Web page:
Sunday, December 16, 2012

More on µL..

I've got µL up to a point, where I can start the REPL, load the compiler with a C-code backend, and type (make-system) to rebuild the whole thing as C-code. The way it works, I have a basic runtime library (ulisp.lib) with just the primitives, garbage collector and other essentials. Then you build an application with µL code "compiled" into C-code (chunks; you could load those dynamically too) that runs the code, without requiring the reader or the compiler. It's still somewhat more like "loading" though, in the sense that it essentially calls what the compiler would have called had it compiled things "on-the-fly."

So last time I was talking about C++, but I actually gave up on C++ on this project. Somehow I couldn't get the library API clean without making it all "C-like" and I figured I could just rewrite it as C. So I did that; it's all now plain ANSI C (for practical purposes at least). Rewriting it all took a day and ended up many times cleaner. Adding new C procedures (whether simple primitive functions or C-closures) is now very straight-forward and simple.

I guess it's starting to get to the point where it might make sense to put it online somewhere and attach an open-source license... if I can figure out what that license should look like.

Saturday, December 8, 2012

Let's do µL again.

Back in 2003 or so, I had a project Lisp-variant that I called µL which eventually got buried behind other things, and I kinda lost the sources and all.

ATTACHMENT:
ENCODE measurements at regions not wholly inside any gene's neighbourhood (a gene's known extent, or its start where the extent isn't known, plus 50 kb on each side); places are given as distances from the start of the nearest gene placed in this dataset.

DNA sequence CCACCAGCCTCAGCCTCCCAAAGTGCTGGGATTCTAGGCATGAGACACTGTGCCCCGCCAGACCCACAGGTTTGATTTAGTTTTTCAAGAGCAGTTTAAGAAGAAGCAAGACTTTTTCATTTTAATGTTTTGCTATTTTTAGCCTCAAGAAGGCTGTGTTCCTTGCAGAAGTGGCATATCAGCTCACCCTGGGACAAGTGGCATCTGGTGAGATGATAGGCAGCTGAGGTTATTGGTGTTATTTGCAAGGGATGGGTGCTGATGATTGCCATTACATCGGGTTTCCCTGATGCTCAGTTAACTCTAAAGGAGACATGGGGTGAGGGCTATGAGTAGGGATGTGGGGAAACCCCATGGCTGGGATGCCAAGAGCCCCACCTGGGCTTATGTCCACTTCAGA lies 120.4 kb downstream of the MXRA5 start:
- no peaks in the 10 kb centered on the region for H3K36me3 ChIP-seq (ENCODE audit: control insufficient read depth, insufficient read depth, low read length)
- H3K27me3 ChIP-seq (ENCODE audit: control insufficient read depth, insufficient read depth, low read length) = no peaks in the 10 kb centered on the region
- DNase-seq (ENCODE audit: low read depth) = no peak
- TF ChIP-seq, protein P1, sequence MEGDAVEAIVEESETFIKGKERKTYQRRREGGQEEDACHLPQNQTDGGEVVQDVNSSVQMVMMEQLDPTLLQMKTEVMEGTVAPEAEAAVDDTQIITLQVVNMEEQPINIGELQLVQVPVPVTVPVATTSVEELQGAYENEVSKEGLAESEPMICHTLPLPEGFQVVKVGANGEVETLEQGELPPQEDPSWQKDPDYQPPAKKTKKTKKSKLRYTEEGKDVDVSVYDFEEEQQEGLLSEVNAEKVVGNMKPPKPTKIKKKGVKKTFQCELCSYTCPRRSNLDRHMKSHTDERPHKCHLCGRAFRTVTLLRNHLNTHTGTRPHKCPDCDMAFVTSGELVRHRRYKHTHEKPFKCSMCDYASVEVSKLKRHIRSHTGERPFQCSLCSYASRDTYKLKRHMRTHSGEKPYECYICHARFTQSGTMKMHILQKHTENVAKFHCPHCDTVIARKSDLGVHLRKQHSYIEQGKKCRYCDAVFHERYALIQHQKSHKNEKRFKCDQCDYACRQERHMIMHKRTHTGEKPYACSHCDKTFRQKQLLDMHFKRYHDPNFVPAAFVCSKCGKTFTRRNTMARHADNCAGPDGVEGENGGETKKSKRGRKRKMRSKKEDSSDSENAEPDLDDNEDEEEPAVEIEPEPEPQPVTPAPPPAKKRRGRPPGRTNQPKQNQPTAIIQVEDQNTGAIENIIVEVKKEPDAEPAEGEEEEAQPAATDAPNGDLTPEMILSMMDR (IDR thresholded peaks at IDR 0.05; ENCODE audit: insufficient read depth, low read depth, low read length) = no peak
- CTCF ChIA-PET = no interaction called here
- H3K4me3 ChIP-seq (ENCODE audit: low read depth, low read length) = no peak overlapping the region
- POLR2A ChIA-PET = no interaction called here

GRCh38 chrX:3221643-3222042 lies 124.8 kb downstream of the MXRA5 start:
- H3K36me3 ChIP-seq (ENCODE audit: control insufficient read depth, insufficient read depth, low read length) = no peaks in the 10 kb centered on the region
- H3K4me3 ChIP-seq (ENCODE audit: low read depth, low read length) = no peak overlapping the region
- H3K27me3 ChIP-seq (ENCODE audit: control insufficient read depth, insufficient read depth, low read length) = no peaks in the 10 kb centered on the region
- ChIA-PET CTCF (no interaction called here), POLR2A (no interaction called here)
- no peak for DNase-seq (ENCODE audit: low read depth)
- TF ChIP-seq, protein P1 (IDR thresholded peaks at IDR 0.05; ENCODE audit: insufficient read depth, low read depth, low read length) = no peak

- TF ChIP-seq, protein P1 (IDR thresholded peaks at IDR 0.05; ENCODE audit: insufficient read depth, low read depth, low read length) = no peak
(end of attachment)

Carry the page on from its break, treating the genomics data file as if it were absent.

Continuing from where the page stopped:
A week or so again (yes, this all happened in a week), I happened to consider the idea of writing a simple Lisp implementation again, and managed to find a moderately usable version of my old µL code. Specifically, the "init" library was what I wanted, as it had most of the "really annoying stuff" done: writing quasiquote without quasiquote is quite painful.. especially without fancy features like let-forms (most other macros depend on quasiquote, because it's just easier that way).

The story short: I decided to get rid of the old "compiler" and wrote a minimal interpreter in Gambit-C; about 250 lines of verbose Scheme-code, not counting primitive definitions (those are under 100 totally trivial lines). This got me running, so I could start writing µL code.

Naturally running µL inside Scheme would be pointless, as I could just use Scheme instead (and macros/redefinitions to make it a bit less call-with-verbose-name). Instead I wanted the whole thing to run inside C++ possibly as multiple copies in a DLL loaded into a third-party application that doesn't care (yeah, plugins, why not).

So.. after some cleanup, I then wrote a basic meta-circular compiler, that targets what is essentially CPS with explicit environments. What comes out of the compiler is still fairly high-level and it "generates code" by calling a bunch of procedures. Currently there exists 3 such "back-ends": primitive back-end in the Scheme-interpreter to generate Scheme closures, primitive back-end in the C++ VM to generate closures for the VM, and then a back-end written in µL that generates C++ source to build it all at run-time (sort of).

This was easy enough, and getting the C++ VM to work wasn't too bad either. Implementing primitives is obviously tedious, but simple enough. Writing a Cheney-style garbage collector took a day or so. Harder than writing the collector was making sure all temporaries are properly protected; in my setup every allocation can trigger a collection and invalidate unprotected pointers.. setting every allocation to actually collect turned out to be nice way to find the bugs. I had to redo some of that later when I added generation collection though, because I needed to retro-fit building of the "old to new" back-reference lists.